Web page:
Last week I reported on evidence that the “progressive evangelical” organization Sojourners, headed by Jim Wallis, had received grants from the Open Society Institute, the foundation of left-wing billionaire George Soros. In July, Marvin Olasky of World magazine had reported the same. In a recent interview with Tim Dalrymple, however, Wallis denied Soros funding, insisted that Sojourners’ funding came largely from readers of Sojourners magazine and — as if this weren’t emphatic enough — accused Olasky of “lying for a living.”
Recently, I participated in an interview about the future of Evangelicalism. The interviewer asked about a blog post in which an author made accusations about Sojourners’ funding. I should have declined to comment until I was able to review the blog post in question and consulted with our staff on the details of our funding over the past several years. Instead, I answered in the spirit of the accusation and did not recall the details of our funding over the decade in question. The spirit of the accusation was that Sojourners is beholden to funders on the political left, which is false. The allegation concerned three grants received over 10 years from the Open Society Institute that made up the tiniest fraction of Sojourners’ funding during that decade — so small that I hadn’t remembered them. Sojourners doesn’t belong to the political left or right. Sojourners receives funding from individuals and organizations across a broad spectrum who are committed to our mission of “biblical social justice.”
Note that Wallis does not apologize for falsely accusing Marvin Olasky of “lying for a living.” Instead, he blames his own misrepresentation of the truth on the “spirit of the accusation.”
The “clarification” of his earlier statement is equally unsatisfying. First, Wallis is still trying to claim that his organization transcends the Manichean political divide of left and right. They just do “biblical social justice,” he insists. But again, as I show in much more detail elsewhere, Wallis and Sojourners regularly couple strained, narrow readings of scriptural texts and a vaguely Marxist economic foundation to arrive at political and economic positions that are well left of center and far afield of a far more nuanced charity and justice tradition stretching back through almost 2,000 years of orthodox Christian thought.
Second, it’s implausible for Wallis to claim that grants between 2004 and 2007 totaling $325,000 are “the tiniest fraction” of Sojourners’ funding. Worse, the three grants from Soros’s Open Society Institute are only the tip of the iceberg. Based on publicly-available 990s, I’ve discovered that Sojourners received at least forty-nine separate foundation grants between 2003 and 2009, totaling $2,159,346. Not one of these is from a discernibly conservative foundation. Very few are from discernibly Christian foundations.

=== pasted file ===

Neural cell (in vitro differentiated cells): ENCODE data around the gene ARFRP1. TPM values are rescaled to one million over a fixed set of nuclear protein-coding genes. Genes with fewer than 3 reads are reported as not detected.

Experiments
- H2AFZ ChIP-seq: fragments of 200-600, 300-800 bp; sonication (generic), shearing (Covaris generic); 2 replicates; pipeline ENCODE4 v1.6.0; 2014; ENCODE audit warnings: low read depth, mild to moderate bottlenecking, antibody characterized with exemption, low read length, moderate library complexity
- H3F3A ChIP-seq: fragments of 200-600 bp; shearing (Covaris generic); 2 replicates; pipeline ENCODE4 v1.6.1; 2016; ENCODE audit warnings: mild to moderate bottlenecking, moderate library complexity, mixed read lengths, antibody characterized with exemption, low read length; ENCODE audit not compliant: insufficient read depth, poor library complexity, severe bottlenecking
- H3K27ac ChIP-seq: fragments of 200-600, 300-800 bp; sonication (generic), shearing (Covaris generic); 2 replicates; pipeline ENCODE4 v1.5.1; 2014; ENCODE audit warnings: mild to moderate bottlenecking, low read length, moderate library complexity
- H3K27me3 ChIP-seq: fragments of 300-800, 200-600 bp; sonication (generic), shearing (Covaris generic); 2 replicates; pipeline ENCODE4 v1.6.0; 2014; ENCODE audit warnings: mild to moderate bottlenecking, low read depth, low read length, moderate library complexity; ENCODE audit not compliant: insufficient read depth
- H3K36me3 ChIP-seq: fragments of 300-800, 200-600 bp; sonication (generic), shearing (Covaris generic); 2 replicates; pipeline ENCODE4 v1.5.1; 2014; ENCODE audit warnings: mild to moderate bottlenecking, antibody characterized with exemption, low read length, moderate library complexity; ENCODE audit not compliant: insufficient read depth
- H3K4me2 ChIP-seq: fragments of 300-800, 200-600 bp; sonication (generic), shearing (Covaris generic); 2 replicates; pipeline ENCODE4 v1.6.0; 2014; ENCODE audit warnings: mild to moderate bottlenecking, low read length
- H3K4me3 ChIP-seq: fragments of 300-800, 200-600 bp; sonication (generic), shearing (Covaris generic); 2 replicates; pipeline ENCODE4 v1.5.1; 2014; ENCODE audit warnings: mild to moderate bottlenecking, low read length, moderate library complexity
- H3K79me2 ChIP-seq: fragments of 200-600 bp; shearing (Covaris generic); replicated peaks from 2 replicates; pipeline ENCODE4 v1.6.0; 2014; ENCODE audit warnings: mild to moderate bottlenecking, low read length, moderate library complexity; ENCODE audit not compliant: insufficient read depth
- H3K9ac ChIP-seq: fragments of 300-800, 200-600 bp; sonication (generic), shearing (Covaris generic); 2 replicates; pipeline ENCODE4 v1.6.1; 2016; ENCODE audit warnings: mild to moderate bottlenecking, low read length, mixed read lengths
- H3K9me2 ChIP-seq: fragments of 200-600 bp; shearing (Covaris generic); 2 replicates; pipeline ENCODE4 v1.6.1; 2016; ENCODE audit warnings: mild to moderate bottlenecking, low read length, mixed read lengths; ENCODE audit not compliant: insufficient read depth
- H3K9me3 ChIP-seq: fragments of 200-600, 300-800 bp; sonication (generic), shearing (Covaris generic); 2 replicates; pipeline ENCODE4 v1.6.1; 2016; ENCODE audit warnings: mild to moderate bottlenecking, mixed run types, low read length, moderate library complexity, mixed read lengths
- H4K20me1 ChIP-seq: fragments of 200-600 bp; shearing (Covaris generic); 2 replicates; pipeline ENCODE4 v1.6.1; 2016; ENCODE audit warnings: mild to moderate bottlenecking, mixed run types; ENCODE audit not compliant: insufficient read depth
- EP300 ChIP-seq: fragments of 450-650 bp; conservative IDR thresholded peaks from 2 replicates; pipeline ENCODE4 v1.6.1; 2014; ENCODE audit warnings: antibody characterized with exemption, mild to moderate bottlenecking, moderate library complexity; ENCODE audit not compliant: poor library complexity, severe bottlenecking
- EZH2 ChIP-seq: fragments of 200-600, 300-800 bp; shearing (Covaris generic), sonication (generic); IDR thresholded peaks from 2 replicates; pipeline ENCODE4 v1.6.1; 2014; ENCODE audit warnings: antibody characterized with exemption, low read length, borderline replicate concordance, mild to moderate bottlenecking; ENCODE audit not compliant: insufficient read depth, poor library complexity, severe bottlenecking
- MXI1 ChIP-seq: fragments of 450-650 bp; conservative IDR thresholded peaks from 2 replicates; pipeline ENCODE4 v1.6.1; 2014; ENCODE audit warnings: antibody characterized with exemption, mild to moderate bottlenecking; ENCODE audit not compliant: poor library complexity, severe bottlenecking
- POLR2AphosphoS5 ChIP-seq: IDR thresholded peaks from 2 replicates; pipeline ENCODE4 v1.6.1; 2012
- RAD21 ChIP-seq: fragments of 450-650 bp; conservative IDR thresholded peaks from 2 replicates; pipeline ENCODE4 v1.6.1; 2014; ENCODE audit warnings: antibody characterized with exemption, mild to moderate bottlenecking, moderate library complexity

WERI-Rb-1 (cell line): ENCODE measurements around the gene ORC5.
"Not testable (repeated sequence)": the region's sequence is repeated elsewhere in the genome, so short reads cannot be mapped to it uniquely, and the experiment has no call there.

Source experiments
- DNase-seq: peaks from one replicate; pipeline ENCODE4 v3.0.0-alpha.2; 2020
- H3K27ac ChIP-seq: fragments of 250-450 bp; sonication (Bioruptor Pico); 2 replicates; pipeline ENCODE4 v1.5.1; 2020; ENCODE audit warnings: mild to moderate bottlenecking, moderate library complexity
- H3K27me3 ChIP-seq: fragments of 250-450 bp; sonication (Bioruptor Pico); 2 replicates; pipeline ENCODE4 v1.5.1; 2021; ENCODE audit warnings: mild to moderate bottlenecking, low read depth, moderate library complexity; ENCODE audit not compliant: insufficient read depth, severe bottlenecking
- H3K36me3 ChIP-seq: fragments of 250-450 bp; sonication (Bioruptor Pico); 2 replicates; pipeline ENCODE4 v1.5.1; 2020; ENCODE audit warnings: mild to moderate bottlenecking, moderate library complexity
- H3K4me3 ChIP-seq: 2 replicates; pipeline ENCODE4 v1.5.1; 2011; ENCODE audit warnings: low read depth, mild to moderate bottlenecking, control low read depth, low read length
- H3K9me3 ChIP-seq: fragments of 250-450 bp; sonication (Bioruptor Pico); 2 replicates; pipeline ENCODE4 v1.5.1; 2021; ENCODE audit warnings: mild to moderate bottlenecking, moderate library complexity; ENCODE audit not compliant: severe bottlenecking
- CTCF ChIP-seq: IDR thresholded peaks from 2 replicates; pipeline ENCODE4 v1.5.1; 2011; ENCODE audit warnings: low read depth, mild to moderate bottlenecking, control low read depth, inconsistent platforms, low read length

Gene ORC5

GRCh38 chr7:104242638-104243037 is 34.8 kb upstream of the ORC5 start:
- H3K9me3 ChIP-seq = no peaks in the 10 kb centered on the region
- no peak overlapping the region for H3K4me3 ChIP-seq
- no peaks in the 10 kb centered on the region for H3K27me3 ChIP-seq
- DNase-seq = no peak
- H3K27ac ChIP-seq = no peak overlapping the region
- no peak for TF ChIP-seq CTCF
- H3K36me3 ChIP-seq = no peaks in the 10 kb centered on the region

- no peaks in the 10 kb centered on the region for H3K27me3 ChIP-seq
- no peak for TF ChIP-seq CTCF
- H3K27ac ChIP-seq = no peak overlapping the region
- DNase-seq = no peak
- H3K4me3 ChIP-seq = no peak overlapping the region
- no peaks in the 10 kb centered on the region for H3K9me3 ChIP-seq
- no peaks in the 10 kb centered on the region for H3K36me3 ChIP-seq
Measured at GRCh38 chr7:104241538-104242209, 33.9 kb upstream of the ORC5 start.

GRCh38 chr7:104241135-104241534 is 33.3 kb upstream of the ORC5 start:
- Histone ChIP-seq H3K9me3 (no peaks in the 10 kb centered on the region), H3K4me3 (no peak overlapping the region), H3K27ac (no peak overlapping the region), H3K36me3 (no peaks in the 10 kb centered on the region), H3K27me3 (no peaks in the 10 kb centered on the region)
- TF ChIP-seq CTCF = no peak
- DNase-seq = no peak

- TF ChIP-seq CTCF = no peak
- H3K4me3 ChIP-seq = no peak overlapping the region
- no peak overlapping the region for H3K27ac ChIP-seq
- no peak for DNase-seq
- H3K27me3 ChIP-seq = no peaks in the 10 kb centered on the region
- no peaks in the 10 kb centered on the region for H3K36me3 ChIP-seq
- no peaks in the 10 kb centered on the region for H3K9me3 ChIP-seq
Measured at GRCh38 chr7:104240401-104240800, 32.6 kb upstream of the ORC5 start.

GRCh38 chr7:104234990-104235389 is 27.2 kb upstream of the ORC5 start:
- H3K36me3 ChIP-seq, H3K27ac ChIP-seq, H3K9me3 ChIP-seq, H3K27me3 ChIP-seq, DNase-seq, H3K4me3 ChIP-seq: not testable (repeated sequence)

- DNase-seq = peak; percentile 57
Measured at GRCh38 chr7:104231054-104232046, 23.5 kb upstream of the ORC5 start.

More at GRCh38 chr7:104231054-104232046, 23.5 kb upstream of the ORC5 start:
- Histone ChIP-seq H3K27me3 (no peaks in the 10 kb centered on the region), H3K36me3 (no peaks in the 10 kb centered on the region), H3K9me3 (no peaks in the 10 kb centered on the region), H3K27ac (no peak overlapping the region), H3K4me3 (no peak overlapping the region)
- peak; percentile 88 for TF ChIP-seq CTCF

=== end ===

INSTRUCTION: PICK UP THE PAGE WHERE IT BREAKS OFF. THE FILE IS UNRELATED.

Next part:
Besides the Soros grants, for instance, there are two 2006 grants from the infamous Tides Foundation totaling $72,106; a Ford Foundation grant in 2008 for $100,000; a Rockefeller Brothers Fund grant for $100,000 in 2005; and a $50,000 grant from the Wallace Global Fund in 2008. The Wallace Global Fund also supports ACORN and a cornucopia of population-control groups.
Three grants, totaling $20,000 between 2005 and 2007, are from the Streisand Foundation in California. Yes, that Streisand foundation. (That’s just funny.) Other recipients of Streisand philanthropy include People for the American Way and Planned Parenthood Federation of America. This is very left-wing company.
Apparently Wallis thinks the range from left to far left represents a “broad spectrum.”
Of course, $2,159,346 is not the total budget of Sojourners for the years in question. Does that mean that the remainder of Sojourners’ budget comes from readers of Sojourners magazine? Not at all. You see, this figure is drawn from public 990s of charitable foundations, which have to report such grants because they have minimum giving requirements. But savvy donors, such as George Soros, have a variety of ways to donate to causes. Private, non-foundation grants don’t have to be released publicly, as long as they don’t make up a large percentage of an organization’s operating budget in a given year. So the $2,159,346 is the floor and not the ceiling on left-wing funding of Sojourners. There’s no easy way of knowing how much they receive from these and other like-minded donors outside the ordinary foundation channels, unless Sojourners decides to release that information. (Wallis has said their books are open, but I’m not holding my breath.)
To be clear, I am not saying that because the Streisand Foundation gives to both Sojourners and Planned Parenthood, Sojourners secretly supports Planned Parenthood. I am saying it is dishonest for Wallis to keep claiming he’s above the political fray. You don’t have to be keen-witted to figure out that Sojourners is overwhelmingly a left-wing operation, optimized to brand left-wing ideas for Christians, ideologically moored on the left, and funded to a significant degree by secular, left-wing donors with little interest in the health of the church. Certainly this fact is apparent to the trustees and officers of many left-wing foundations.
— Jay W. Richards is a senior fellow at the Discovery Institute, a contributing editor of The American at the American Enterprise Institute, and author, most recently, of Money, Greed, and God: Why Capitalism is the Solution and Not the Problem.